AQ: There was a well known example of an AI that was trained to answer whether a picture of a animal was a huskey or a wolf. The question was can AI detect the difference? It was getting it 100% correct, and what the researchers then realised was that the AI was becoming a snow detector – it wasn’t detecting huskeys or wolves, but only picking up in the fact that the huskeys were always against a snow backdrop. It’s just detecting snow!
Apply that to humans and there’s a risk of bias there. If you’re looking for a housing application for example, you need to ask ‘are we over-indexing people based on their sex, their previous economic record, or other factors’ and at least then you can make your own judgement and acknowledge the bias. So part of being ethical means complete transparency about where the data has come from and how the algorithms work.
> See also: How AI is helping make the world greener
CDN: How can charities without big budgets or access to tech partnerships start exploring AI?
AQ: I think charities are in an equally great place compared to startups and companies, because they’re probably speaking to and making lots of different connections. It just takes a bit of inquisitiveness and thinking outside of the box to think about the data they might have access to and be able to use.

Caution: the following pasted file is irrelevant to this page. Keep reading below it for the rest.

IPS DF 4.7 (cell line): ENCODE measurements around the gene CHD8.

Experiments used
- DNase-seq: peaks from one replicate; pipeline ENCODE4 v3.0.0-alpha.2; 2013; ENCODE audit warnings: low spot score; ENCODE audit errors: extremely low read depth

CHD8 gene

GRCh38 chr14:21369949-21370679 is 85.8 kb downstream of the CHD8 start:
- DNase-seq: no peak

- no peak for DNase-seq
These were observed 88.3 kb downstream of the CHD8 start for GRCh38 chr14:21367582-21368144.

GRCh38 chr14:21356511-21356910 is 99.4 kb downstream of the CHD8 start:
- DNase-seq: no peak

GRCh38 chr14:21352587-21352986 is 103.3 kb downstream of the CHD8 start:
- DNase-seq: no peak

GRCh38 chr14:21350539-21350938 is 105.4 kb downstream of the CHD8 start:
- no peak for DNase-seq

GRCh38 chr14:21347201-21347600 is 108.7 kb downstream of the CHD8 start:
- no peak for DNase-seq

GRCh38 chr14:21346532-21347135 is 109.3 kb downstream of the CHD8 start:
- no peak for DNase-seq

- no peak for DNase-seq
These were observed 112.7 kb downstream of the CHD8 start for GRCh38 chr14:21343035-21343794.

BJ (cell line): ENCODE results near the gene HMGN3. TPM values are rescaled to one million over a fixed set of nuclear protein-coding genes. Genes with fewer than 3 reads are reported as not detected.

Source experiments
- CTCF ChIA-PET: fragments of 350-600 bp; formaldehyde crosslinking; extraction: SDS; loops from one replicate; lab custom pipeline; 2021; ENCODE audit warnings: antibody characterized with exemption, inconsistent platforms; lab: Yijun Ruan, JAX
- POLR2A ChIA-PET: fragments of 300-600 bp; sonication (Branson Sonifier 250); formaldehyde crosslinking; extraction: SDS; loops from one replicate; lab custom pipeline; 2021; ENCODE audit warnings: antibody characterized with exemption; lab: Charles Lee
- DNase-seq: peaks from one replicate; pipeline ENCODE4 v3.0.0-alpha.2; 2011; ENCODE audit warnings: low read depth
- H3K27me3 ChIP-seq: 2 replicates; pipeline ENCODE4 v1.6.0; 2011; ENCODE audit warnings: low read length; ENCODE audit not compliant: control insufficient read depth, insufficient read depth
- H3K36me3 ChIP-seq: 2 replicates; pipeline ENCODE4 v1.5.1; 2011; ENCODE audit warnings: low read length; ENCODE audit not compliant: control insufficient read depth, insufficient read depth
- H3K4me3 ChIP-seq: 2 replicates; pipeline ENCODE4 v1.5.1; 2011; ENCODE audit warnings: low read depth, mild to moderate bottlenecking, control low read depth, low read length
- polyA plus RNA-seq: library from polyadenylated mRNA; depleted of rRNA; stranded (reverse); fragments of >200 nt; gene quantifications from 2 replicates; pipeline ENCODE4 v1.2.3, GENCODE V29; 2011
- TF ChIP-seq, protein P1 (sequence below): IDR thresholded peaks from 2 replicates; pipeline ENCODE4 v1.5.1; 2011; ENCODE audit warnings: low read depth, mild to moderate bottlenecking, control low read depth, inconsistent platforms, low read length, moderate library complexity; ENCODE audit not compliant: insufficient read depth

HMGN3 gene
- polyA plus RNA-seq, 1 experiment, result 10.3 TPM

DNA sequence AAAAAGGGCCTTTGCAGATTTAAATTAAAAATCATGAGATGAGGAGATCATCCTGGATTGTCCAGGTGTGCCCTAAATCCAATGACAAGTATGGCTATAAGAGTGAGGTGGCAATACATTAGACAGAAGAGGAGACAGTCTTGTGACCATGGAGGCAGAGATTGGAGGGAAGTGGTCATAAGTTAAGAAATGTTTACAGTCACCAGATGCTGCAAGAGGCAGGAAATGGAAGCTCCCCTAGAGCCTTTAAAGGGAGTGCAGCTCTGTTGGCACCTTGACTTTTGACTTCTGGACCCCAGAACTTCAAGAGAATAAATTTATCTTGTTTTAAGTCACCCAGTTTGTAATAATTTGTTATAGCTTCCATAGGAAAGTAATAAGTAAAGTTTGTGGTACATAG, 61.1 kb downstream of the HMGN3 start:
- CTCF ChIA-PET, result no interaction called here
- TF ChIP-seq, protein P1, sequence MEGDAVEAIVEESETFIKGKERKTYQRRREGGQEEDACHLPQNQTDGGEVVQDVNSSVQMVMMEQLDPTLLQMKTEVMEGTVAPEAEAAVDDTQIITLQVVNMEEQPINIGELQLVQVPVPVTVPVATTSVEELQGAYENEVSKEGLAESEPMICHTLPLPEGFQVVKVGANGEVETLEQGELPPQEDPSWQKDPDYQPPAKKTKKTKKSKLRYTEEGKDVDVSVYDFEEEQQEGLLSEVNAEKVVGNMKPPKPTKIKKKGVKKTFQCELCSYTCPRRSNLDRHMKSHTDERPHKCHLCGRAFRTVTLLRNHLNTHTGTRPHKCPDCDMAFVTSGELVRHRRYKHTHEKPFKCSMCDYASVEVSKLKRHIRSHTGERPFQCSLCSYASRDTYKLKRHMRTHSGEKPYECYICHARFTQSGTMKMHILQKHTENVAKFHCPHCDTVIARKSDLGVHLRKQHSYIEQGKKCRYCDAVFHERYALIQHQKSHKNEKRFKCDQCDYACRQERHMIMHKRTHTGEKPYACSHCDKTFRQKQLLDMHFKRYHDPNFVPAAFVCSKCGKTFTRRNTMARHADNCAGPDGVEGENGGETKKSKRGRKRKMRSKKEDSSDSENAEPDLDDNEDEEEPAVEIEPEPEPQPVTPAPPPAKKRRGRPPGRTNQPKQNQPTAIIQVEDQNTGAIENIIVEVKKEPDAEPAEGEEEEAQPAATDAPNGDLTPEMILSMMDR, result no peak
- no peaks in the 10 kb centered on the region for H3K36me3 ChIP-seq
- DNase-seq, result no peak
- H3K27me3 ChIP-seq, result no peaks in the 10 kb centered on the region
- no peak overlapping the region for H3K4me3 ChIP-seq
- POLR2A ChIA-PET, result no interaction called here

The questions they need to ask are: what do we know about this situation, what data do we have right now and when interventions would be want to apply in an ideal world? Then our team can come in and start to remove that technical barrier where a charity might think ‘this can’t be done.’
Microsoft have the money, the core technology and the expertise to apply those to a vast range of problems. We just need charities to know the door is open and we can help them work out that middle ground. It all just started with charities thinking outside of the norm and asking “I wonder if we could do this?”